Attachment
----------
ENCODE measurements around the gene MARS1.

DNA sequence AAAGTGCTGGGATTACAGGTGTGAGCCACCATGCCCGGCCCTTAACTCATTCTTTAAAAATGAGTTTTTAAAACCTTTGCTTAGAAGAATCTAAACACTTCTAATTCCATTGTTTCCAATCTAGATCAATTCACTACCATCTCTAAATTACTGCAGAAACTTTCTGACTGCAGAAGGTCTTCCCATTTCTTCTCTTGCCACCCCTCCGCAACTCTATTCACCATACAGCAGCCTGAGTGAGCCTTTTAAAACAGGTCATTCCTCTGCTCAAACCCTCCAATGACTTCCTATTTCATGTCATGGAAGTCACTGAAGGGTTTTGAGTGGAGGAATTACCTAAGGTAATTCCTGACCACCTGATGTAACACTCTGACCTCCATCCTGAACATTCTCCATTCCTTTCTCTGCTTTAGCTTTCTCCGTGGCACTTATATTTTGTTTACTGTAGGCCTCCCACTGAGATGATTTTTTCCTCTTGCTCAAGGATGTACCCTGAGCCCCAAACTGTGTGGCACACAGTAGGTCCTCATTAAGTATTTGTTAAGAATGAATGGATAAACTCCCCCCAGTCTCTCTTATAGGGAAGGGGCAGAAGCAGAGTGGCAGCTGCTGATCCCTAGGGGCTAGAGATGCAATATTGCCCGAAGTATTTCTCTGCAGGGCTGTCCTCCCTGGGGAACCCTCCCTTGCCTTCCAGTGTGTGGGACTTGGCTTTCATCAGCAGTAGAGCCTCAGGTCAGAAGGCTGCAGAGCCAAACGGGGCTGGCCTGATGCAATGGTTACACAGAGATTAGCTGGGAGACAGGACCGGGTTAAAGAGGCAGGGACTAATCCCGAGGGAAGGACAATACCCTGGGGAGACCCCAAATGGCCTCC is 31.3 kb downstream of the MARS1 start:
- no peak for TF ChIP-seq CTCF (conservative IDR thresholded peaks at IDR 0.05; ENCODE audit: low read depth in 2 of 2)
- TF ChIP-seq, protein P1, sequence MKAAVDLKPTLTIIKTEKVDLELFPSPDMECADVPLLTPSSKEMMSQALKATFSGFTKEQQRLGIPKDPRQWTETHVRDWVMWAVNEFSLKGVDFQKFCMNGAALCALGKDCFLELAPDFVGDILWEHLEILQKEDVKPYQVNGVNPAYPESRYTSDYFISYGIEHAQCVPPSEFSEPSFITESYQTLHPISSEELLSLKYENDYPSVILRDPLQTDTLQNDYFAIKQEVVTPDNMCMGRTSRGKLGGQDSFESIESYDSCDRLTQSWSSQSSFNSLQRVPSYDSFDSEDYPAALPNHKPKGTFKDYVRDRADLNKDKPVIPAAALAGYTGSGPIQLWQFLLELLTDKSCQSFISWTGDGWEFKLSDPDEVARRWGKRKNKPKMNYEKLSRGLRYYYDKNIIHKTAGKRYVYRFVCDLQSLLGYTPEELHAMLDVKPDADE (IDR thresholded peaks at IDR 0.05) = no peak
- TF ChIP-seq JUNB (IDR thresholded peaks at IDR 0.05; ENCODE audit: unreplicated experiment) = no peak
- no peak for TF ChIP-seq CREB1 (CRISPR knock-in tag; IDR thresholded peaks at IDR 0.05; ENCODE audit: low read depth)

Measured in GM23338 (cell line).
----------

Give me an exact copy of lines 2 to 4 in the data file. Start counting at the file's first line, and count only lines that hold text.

DNA sequence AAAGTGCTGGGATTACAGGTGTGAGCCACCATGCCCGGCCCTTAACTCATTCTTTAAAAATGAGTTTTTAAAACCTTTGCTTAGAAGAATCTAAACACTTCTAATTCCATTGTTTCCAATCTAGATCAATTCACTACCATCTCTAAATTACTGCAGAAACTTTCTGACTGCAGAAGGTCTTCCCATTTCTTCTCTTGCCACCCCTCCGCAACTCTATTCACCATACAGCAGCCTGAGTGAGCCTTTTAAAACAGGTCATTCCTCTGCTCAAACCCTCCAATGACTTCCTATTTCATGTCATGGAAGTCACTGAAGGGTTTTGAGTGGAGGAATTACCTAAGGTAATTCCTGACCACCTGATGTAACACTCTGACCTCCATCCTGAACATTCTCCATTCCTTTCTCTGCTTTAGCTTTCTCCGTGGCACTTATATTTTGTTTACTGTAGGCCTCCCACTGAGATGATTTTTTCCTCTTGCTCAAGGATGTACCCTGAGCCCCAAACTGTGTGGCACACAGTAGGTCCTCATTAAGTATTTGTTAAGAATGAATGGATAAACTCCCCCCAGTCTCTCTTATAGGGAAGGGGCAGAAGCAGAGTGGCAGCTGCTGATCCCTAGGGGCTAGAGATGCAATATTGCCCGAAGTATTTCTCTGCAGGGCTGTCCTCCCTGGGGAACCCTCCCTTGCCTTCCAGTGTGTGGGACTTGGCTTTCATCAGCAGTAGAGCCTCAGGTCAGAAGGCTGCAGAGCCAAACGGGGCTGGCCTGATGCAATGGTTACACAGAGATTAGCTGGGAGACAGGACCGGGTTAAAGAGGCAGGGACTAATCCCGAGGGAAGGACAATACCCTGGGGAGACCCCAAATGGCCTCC is 31.3 kb downstream of the MARS1 start:
- no peak for TF ChIP-seq CTCF (conservative IDR thresholded peaks at IDR 0.05; ENCODE audit: low read depth in 2 of 2)
- TF ChIP-seq, protein P1, sequence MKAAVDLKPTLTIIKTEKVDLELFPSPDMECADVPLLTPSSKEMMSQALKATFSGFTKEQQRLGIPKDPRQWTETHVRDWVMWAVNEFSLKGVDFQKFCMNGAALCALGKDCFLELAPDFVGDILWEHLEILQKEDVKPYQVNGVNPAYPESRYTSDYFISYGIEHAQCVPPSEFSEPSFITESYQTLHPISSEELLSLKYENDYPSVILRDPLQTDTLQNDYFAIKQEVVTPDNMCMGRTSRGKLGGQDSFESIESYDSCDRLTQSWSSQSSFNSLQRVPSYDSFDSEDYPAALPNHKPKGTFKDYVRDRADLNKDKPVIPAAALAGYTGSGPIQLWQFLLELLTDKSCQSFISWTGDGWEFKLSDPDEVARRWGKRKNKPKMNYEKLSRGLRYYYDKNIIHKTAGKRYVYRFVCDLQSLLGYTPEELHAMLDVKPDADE (IDR thresholded peaks at IDR 0.05) = no peak